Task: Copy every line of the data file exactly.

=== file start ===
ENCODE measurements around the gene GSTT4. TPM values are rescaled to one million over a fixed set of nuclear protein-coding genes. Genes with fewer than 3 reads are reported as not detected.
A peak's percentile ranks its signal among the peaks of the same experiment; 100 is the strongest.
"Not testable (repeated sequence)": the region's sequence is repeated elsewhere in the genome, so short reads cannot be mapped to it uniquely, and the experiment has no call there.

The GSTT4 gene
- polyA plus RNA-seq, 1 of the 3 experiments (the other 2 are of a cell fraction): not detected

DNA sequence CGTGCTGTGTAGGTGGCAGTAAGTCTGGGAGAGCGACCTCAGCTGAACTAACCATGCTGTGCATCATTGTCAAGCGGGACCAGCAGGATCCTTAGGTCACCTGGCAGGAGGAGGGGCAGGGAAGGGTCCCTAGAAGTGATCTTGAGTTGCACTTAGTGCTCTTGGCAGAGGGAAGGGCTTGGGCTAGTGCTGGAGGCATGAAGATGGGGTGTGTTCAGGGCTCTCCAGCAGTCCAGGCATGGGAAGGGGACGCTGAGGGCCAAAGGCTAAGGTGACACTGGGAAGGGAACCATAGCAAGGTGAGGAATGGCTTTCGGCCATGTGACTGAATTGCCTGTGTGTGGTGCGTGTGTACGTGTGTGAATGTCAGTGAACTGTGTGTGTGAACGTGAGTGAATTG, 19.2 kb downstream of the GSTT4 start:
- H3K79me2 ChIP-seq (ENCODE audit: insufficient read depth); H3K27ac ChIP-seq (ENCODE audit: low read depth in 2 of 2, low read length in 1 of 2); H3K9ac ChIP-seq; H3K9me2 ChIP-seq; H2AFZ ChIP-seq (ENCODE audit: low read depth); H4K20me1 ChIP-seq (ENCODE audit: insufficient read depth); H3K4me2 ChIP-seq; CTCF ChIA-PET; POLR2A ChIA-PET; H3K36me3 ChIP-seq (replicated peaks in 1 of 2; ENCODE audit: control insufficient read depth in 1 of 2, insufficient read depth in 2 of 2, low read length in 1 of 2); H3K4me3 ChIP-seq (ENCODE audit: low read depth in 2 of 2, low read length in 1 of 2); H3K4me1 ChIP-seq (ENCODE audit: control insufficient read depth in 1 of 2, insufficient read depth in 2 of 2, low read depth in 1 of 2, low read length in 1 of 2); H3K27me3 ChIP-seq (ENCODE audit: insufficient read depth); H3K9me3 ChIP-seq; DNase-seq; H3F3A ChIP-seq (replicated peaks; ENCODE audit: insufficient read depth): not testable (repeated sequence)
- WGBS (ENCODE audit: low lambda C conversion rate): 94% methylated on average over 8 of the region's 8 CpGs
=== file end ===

ENCODE measurements around the gene GSTT4. TPM values are rescaled to one million over a fixed set of nuclear protein-coding genes. Genes with fewer than 3 reads are reported as not detected.
A peak's percentile ranks its signal among the peaks of the same experiment; 100 is the strongest.
"Not testable (repeated sequence)": the region's sequence is repeated elsewhere in the genome, so short reads cannot be mapped to it uniquely, and the experiment has no call there.

The GSTT4 gene
- polyA plus RNA-seq, 1 of the 3 experiments (the other 2 are of a cell fraction): not detected

DNA sequence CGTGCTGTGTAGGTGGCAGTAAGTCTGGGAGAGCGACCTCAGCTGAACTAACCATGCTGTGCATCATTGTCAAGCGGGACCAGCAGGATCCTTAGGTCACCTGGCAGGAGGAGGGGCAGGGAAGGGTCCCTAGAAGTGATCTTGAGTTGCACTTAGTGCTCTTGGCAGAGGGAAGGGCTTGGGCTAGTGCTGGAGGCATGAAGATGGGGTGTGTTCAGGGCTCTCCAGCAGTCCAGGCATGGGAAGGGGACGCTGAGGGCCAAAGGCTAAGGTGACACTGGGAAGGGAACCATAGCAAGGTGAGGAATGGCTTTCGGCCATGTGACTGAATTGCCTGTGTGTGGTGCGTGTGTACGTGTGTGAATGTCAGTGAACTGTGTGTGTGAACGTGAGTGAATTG, 19.2 kb downstream of the GSTT4 start:
- H3K79me2 ChIP-seq (ENCODE audit: insufficient read depth); H3K27ac ChIP-seq (ENCODE audit: low read depth in 2 of 2, low read length in 1 of 2); H3K9ac ChIP-seq; H3K9me2 ChIP-seq; H2AFZ ChIP-seq (ENCODE audit: low read depth); H4K20me1 ChIP-seq (ENCODE audit: insufficient read depth); H3K4me2 ChIP-seq; CTCF ChIA-PET; POLR2A ChIA-PET; H3K36me3 ChIP-seq (replicated peaks in 1 of 2; ENCODE audit: control insufficient read depth in 1 of 2, insufficient read depth in 2 of 2, low read length in 1 of 2); H3K4me3 ChIP-seq (ENCODE audit: low read depth in 2 of 2, low read length in 1 of 2); H3K4me1 ChIP-seq (ENCODE audit: control insufficient read depth in 1 of 2, insufficient read depth in 2 of 2, low read depth in 1 of 2, low read length in 1 of 2); H3K27me3 ChIP-seq (ENCODE audit: insufficient read depth); H3K9me3 ChIP-seq; DNase-seq; H3F3A ChIP-seq (replicated peaks; ENCODE audit: insufficient read depth): not testable (repeated sequence)
- WGBS (ENCODE audit: low lambda C conversion rate): 94% methylated on average over 8 of the region's 8 CpGs